Bumblebee queens are finding it harder and harder to cope — and, as they go, so do their colonies.
It’s not easy being royalty, at least not if you’re a bumblebee. Every year after emerging from hibernation, bumblebee queens must prepare the nest, lay eggs, and rear larvae — all on their own. Needless to say, it’s a highly demanding job. And, if they fail to live up to it, there won’t be any colony. New research worryingly shows that we might be putting more on the plate of these single moms than they can shoulder.
Queen of an empty castle
The research team at the University of California Riverside reports that exposure to widely-used insecticide substances, along with poorer diets caused by reduced availability of flowers, are taking a toll on the queens. Since each must get the colony up and running by herself, the team is worried this effect will have drastic consequences on the bumblebees — a critical pollinator that’s already wavering.
Bumblebees play a key role in both natural and agricultural settings. They’re fuzzy and fast, meaning they can carry quite a lot of pollen around. They’re not picky, meaning they’ll pollinate virtually every flower they can get to. A lot of our crops today — from tomatoes to blueberries — heavily depend on bumblebees as the main pollinator species. However, unlike honey bees, bumblebee colonies need to be reset each year, starting from a single queen — making the species incredibly vulnerable during this phase.
“Queens are probably already a bottleneck for bumblebee population dynamics,” said Hollis Woodard, an assistant professor of entomology at the University of California Riverside and paper first author.
“If a queen dies because of exposure to humanmade stressors, then a nest full of hundreds of important pollinators simply won’t exist.”
Previous research has linked insecticide use — including neonicotinoids, one of the most widely-used of such compounds — with a decline in pollinator numbers. Neonicotinoids are usually applied to seeds, the team writes, but they can seep into the soil. And that’s where bumblebee queens hibernate. The compounds can also accumulate in the mature plant’s tissues, including its pollen and nectar.
Another factor that’s impacting bumblebees is declining floral diversity. This is mostly due to the use of land for agriculture and broader global changes that affect ecosystem integrity, such as climate change. According to the team, bumblebees “collect pollen from a wide variety of plant species,” and there is evidence that they need a mixed diet. Dining on pollen from a single species just doesn’t cut it for the fuzzy insects.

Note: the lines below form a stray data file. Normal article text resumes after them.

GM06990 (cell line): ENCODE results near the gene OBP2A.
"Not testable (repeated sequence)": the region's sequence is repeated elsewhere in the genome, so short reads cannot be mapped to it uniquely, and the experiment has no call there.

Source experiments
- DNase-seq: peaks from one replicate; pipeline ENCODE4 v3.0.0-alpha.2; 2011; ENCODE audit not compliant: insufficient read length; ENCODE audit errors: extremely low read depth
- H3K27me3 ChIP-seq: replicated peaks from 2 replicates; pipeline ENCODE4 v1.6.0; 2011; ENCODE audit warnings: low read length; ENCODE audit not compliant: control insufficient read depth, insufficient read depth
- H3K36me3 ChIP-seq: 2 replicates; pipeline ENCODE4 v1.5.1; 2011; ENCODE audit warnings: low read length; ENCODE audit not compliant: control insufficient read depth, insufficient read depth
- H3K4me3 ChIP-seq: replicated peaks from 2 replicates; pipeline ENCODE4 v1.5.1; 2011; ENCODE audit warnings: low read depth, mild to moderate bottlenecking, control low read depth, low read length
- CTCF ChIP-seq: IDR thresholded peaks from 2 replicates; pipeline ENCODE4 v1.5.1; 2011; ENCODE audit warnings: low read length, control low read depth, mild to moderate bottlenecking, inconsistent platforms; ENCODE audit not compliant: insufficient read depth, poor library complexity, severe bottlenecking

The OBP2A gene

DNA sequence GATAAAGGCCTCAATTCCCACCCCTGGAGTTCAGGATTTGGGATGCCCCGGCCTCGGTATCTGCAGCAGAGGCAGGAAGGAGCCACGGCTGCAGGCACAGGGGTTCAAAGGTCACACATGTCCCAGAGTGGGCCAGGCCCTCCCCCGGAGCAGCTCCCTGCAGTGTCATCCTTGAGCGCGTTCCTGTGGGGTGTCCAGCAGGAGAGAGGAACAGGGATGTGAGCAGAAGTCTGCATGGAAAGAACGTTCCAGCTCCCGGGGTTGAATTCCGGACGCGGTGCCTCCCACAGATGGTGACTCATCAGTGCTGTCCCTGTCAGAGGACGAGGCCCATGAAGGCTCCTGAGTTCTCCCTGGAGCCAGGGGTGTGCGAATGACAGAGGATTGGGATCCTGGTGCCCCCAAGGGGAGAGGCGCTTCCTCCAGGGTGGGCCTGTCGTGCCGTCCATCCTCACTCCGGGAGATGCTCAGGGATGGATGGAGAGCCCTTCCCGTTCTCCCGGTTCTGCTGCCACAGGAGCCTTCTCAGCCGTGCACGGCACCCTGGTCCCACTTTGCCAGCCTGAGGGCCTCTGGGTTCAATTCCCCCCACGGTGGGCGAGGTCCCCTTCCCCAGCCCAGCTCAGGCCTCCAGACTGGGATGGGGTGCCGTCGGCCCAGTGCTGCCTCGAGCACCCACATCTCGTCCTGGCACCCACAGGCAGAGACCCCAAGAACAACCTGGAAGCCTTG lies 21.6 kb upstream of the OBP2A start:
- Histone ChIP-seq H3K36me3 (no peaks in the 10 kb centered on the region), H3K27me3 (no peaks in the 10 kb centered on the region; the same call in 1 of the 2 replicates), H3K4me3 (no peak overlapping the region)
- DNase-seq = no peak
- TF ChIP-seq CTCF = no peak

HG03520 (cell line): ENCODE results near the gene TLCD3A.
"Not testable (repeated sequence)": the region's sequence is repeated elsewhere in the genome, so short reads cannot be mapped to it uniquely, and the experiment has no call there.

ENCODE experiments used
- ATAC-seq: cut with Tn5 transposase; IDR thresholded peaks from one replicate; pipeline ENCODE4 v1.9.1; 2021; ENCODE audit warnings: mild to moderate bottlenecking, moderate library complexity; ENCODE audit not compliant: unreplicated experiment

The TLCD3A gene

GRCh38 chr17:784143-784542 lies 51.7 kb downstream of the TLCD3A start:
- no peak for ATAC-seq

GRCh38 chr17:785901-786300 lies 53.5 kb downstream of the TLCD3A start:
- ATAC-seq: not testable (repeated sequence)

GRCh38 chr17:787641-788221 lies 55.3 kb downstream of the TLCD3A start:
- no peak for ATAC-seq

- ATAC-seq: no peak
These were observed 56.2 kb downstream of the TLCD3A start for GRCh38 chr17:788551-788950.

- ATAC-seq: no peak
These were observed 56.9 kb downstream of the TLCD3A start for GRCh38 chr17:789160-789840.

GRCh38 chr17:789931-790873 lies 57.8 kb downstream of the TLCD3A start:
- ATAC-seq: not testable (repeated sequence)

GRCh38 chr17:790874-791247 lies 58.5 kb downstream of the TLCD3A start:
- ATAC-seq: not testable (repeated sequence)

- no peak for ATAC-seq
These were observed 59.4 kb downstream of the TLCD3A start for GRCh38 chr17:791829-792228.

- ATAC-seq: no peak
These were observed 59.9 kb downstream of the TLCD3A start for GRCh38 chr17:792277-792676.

The team tested the effects of temporary and sustained exposure to imidacloprid — a neonicotinoid — on a queen’s mortality, activity, and ability to set-up a healthy nest. They also ran the test to see what effect a single source of pollen would have on those factors.
Their results showed that queens were significantly less active and six times more likely to die after sustained exposure to the pesticide (37 days). A shorter exposure (17 days) somewhat reduced these effects. More worryingly, even if the queens survived, they produced only a third of the eggs and a quarter of the larvae of untreated queens.
Monofloral pollen didn’t have such drastic effects, but it still noticeably influenced a queen’s activity levels and the size of its brood.
“Ours is the first study to explore the impact of multiple stressors on bumblebee queens during an understudied but important phase of their lives. It joins a small but growing body of research suggesting there are unique effects on queens that can have dramatic consequences for future generations,” Woodard said.
Woodard believes the findings are grounds for U.S. policymakers to reconsider the use of neonicotinoids. The EU has already set a ban on the use of these substances, to come into effect by the end of 2018.
Since bumblebees and pollinators on a whole are so immensely valuable to humanity, I hope Woodard’s warning is heeded.
The paper “Effects of neonicotinoid insecticide exposure and monofloral diet on nest-founding bumblebee queens” has been published in the journal Proceedings of the Royal Society B: Biological Sciences.
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